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Prime Minister Stephen Harper speaks to journalists after a cabinet swearing-in ceremony at Rideau Hall on Aug. 6, 2010

CHRIS WATTIE/Reuters

Prime Minister Stephen Harper says his government will not use fines or jail terms just to get people to fill out a census.

Mr. Harper was commenting on Monday for the first time about the firestorm of controversy over his government's decision to stop making the completion of the long census form mandatory.

The Prime Minister says Ottawa will work with the public to find other ways to get it to co-operate on providing the information.

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"I know some people think the appropriate way to deal with that is through prosecuting those individuals with fines and jail terms," said Mr. Harper. "This government will not do that. In this day and age, that is not the appropriate way to get the public's co-operation."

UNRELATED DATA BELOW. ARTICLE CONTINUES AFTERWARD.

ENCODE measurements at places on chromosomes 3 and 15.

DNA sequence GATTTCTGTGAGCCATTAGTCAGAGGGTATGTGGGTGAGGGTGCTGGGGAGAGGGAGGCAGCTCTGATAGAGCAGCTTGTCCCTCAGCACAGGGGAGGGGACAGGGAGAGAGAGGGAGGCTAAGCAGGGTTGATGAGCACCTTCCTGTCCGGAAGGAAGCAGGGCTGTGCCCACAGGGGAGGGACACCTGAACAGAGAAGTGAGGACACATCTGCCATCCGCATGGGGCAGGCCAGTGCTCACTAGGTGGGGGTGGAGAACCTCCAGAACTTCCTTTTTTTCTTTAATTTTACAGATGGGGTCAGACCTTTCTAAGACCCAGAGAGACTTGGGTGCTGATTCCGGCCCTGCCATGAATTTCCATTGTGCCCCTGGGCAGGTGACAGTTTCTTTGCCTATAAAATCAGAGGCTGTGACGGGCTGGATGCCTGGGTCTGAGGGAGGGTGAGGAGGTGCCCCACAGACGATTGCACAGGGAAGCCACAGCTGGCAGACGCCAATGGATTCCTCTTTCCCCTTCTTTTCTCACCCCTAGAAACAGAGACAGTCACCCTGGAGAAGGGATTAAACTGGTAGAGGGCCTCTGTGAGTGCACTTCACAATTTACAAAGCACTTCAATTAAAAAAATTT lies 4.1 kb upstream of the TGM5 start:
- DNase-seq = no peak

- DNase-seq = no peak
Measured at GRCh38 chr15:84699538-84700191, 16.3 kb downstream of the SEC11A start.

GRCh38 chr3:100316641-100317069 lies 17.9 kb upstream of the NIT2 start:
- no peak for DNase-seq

The federal government has said next year's long-form questionnaire will be voluntary and go to 30 per cent of households, and it could be cancelled completely in the future.

The Harper government has been under pressure to reverse its decision, a move that sparked the resignation of the head of Statistics Canada, Munir Sheikh.

A broad-based group of critics say eliminating the mandatory form will deal a blow to the quality of data by skewing the results.

With a report from Globe and Mail staff

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